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Caesar’s Wife and the Politics of Destruction

Originally published at The Wall Street Journal

Senate Democrats wrote President Trump Wednesday asking him to withdraw Brett Kavanaugh’s Supreme Court nomination over unproven charges of sexual misconduct: “The standard of character and fitness for a position on the nation’s highest court must be higher than this.” That standard seems to be an unquestionably blameless past. If someone has said something that attaches blame to you, however unsubstantiated, you no longer meet the “higher standard.”

It’s reminiscent of the old saying that in a position of public trust, one must be “like Caesar’s wife, above reproach.” Yet no one is above reproach. Neither was Caesar’s wife.

Pompeia, Caesar’s Wife
Pompeia, Caesar’s Wife


The most common source for the Caesar’s wife story is Plutarch’s “Lives of the Noble Greeks and Romans.” It contains a different lesson from the one often attributed to it. Caesar’s second wife, Pompeia, was in charge of a rite for the goddess Bona Dea, a ceremony for women only, performed in Caesar’s house. Publius Clodius Pulcher, a beardless young nobleman who had designs on Pompeia, dressed as a woman and invaded the household intending to seduce or rape her. There was no evidence that Pompeia had any interest in Clodius, and after a maid discovered him, the women drove the intruder from the house. Some of Rome’s nobility attempted to punish Clodius, but they failed. He was popular and his family was powerful.

Then Caesar, eager not to offend Clodius’ relatives, divorced Pompeia. Thus, it was the woman who had been the victim of at least an unwanted seduction who was publicly punished simply because her husband insisted that Caesar’s wife should be above suspicion. Caesar married again and eventually gave Clodius a government post. 

The actual “Caesar’s wife” lesson is not that Pompeia was safe from criticism because she conducted herself beyond reproach. Rather, although totally innocent, she was the victim of an early case of ethics hypocrisy and double standards. Caesar’s wife was the first of many prominent victims of the standard falsely named for her. 

The professional ethicists who now inhabit universities and think tanks love to bring up the Caesar’s wife standard. They often call it “the appearance of impropriety,” and a lot of mischief has been done under its fuzzy banner.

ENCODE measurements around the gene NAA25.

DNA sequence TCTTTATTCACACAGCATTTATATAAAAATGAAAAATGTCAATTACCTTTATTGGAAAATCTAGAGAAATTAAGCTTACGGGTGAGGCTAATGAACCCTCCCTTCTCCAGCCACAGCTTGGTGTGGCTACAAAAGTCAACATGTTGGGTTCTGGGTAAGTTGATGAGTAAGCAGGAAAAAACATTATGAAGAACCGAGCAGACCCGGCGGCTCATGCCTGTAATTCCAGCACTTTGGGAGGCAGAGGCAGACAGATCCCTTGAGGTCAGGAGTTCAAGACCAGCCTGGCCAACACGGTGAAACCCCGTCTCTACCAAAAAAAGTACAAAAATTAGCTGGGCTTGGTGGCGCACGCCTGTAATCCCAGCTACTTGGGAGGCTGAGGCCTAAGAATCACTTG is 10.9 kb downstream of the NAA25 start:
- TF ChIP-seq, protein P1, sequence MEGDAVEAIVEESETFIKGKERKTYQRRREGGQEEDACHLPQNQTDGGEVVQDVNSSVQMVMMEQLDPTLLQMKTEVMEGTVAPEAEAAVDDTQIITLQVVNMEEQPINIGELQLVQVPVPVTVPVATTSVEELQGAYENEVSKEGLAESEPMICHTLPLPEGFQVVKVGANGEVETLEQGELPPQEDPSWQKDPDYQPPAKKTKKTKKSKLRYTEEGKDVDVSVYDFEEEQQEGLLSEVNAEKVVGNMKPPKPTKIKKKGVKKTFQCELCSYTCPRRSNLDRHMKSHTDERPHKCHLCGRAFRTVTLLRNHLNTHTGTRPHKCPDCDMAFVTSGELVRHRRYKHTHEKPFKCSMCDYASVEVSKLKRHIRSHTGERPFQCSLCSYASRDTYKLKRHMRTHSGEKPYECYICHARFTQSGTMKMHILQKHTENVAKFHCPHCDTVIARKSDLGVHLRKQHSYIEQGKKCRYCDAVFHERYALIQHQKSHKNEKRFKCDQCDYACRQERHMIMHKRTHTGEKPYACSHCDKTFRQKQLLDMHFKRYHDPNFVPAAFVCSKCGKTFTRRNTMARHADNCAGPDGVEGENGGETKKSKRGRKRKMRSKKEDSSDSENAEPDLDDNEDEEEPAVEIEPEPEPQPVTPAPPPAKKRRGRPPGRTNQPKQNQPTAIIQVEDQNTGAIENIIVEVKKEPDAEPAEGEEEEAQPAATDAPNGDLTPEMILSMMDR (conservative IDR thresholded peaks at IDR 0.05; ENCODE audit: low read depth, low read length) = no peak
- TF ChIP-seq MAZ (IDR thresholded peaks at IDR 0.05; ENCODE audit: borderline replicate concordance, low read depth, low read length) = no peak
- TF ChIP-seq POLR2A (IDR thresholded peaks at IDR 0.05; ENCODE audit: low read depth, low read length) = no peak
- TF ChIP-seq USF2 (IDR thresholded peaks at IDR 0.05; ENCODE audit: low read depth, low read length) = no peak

Ethics groups have to raise money to keep going, so their need to find blame is perpetual. Their allies are the major media, who feed on scandal in an endless progression, as competition and internet ubiquity lower barriers to journalistic abuse. What special-interest groups and major media have achieved together is a challenge to the system of representative democracy the American Founders devised to fasten responsibility for major appointments in government on elected officials. 

Demanding that elected officials deliberate in the spirit of the Constitution and the laws, rather than relying on the hearsay and demands of special-interest groups, is the only sure power the sovereign people exercise to keep the country free.

Mr. Chapman is founder of Discovery Institute and author of “Politicians: The Worst Kind of People to Run the Government, Except for All the Others.”

Appeared in the September 28, 2018, print edition as '‘Like Caesar’s Wife’ Doesn’t Mean What You Think.'

Continue Reading at The Wall Street Journal

Bruce Chapman

Cofounder and Chairman of the Board of Discovery Institute
Bruce Chapman has had a long career in American politics and public policy at the city, state, national, and international levels. Elected to the Seattle City Council and as Washington State's Secretary of State, he also served in several leadership posts in the Reagan administration, including ambassador. In 1991, he founded the public policy think tank Discovery Institute, where he currently serves as Chairman of the Board and director of the Chapman Center on Civic Leadership.